21 November 2022

TDS on indirect payments – ‘Commission’ includes both direct and indirect modes of payments

The Supreme Court in the case of Singapore Airlines Ltd. v. CIT has held that provisions of Tax Deduction at Source (‘TDS’) under Section 194H of the Income Tax Act, 1961 would apply in case of commission paid by indirect mode of payment. The Court in this judgement dated 14 November 2022 observed that the word ‘commission’ is to be interpreted expansively, inclusive of both direct and indirect modes of payments.


  • The matter pertained to the financial year 2000-01 relevant to Assessment Year 2001-02. In the relevant period, ‘Base Fare’ for air tickets was set by International Air Transport Association (‘IATA’). However, the airlines had discretion to sell air tickets at a price lower than the base fare. The price at which airline sold the tickets was referred to as ‘Net Fare’. This Net Fare was also required to be approved by DGCA[1]
  • The arrangement between the airlines and travel agents was governed by the Passenger Sales Agency Agreement (‘PSA’).
  • The travel agents had a discretion to sell air tickets at a price higher than Net Fare but less than Base Fare. The airlines had no control over the actual fare charged by the travel agents from customers. E.g., if the Base Fare is INR 1 lakh and Net Fare is INR 60,000, then the travel agent had a discretion to sell tickets at any price between INR 1 lakh to INR 60,000. 
  • Travel agents had two streams of revenues: (1) ‘standard commission’ from airline (i.e., 7% of Base Fare) for their service of selling tickets and (2) ‘supplemental commission’ collected from customers on account of selling air tickets at prices higher than those set by airlines. This supplemental commission was directly collected from the customers and was not paid by the airlines.
  • In the present case, while the airlines[2] deducted tax at source (‘TDS’) on standard commission, but they did not make deduction on supplementary commission earned by travel agents on the ground that it would not fall within ambit of Section 194H of the Income-tax Act, 1961 (‘Act’).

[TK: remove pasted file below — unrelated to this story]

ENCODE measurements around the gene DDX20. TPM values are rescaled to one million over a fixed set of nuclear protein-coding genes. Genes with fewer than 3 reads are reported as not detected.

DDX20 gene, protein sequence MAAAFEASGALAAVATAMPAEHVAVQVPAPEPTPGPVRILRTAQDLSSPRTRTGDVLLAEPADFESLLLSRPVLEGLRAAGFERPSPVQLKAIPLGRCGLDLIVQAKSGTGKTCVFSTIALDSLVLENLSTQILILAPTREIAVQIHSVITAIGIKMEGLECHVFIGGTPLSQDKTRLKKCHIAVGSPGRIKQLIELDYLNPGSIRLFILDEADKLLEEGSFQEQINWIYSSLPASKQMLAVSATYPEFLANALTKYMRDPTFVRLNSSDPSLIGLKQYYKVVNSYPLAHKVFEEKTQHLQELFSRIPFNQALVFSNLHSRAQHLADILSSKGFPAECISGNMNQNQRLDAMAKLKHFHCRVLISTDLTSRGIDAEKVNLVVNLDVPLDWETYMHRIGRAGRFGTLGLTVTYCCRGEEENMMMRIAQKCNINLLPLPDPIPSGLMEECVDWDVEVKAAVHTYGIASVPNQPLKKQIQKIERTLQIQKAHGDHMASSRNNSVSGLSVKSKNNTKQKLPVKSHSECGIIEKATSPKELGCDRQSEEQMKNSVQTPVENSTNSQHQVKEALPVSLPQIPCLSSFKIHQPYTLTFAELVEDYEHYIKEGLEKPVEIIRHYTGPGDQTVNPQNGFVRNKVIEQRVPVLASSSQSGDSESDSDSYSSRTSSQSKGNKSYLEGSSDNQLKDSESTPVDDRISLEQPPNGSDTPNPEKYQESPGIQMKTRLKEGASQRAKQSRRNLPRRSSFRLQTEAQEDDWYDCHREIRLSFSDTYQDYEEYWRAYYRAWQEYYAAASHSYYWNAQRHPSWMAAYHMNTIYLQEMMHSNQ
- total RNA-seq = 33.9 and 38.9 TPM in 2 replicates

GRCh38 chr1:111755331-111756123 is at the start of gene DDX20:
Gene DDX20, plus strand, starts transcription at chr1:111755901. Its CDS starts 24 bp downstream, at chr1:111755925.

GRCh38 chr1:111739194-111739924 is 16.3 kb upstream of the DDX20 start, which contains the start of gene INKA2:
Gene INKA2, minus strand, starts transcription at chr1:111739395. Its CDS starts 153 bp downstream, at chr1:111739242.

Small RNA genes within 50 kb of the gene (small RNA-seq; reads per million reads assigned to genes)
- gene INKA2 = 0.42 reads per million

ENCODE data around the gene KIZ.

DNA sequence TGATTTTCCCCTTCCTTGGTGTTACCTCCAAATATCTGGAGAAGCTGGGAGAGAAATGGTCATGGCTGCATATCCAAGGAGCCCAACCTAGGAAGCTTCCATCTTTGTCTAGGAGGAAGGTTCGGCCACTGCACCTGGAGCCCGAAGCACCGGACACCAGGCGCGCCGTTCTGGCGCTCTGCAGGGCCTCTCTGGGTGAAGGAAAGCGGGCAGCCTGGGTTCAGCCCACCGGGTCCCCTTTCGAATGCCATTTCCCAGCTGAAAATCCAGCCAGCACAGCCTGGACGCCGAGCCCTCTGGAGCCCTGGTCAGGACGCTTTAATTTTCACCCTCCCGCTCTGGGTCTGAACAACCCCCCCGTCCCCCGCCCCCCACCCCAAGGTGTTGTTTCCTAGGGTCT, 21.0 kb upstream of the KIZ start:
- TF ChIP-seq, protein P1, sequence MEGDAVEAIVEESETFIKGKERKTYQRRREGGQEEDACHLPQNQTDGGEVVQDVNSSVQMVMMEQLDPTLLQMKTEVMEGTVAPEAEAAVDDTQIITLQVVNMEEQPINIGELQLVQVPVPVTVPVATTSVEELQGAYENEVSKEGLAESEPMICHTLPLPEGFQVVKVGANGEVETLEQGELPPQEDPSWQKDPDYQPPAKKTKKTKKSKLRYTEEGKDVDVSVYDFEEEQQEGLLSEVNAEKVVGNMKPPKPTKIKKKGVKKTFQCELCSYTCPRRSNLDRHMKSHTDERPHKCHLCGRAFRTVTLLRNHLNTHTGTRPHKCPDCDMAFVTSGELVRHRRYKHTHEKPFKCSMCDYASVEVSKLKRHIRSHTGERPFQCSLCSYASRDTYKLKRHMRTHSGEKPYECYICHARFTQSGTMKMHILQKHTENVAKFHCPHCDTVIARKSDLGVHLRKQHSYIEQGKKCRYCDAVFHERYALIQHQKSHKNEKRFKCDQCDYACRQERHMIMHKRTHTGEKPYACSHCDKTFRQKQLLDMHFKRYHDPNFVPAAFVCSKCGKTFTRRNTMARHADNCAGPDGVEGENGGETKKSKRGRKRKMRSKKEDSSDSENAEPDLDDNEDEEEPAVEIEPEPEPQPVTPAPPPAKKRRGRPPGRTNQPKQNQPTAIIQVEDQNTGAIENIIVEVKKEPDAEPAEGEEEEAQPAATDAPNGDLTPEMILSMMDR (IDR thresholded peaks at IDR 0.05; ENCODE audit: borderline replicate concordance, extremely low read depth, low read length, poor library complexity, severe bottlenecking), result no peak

• The Assessing Officer (‘AO’) held that the supplemental commission is also in the nature of ‘Commission’ under Section 194H[3] of the Act and hence, airlines were required to deduct TDS on such commission. The order of AO was affirmed by the CIT(A) but turned down by the ITAT. However, the High Court of Delhi reversed the judgement of the Tribunal and held in favour of Revenue that the airlines were required to deduct TDS on supplemental commission.

Supreme Court Judgement:

  • The issue to be determined as to whether the travel agents were acting on behalf of the airlines during the process of selling flight tickets.
  • SC observed that Section 194H of the Act has to be read with Section 182 of the Indian Contract Act, 1872. It analysed at length the principles of contract act in relation to the agent and principal with the help of plethora of judgments. Only when a principal-agent relationship between two parties as defined under Section 182 of the Contract Act is established, can the definition of ‘Commission’ under Explanation (i) to Section 194H of the IT Act be fulfilled.
  • Tests to determine as to whether there existed two separate relationships between airlines and travel agents (a) Whether title in the tickets passed from airlines to travel agents; (b) Whether the sale of flight documents by travel agents was done under the pretext of the being the property of the travel agent themselves or of the airlines; (c) Whether the airline or the travel agents was liable for any breaches of the terms and conditions in the tickets?
  • Airlines lack of control over the actual fare charged by travel agents cannot be a ground for non-deduction of tax.
  • Flight tickets remained the property of the airliners throughout until it is finally purchased by the passengers. Supplementary commission was charged within the ambit of the PSA and was not violating any contractual clauses or interests of the airlines. The benefit gained by the travel agent is incidental to and has a reasonably close nexus with the responsibilities expressly authorised to it by the principal airliner. The arrangement between the agent and the passenger is not a separate and distinct arrangement but is rather a part of the larger bundle of activities undertaken within the ambit of the PSA.
  • The word ‘commission’ to be interpreted expansively, inclusive of both direct and indirect modes of payments. The exact source of the payment would be of no relevance, such that payment flowing indirectly from the consumer to the travel agents would not impair the applicability of Section 194H of the Act on airliners.
  • SC further accepted Revenue’s contention that TDS is not required to be deducted after every transaction. for practical and reasonable purposes, airliners could have made consolidated deductions of TDS from the Supplementary Commission to satisfy their mandatory duties under Section 194H by making use of the data shared with them by regulatory organisations.


[1] Director General of Civil Aviation

[2] Singapore Airlines Ltd., KLM Royal Dutch Airlines and British Airways PLC

[3] Introduced by the Finance Act, 2001

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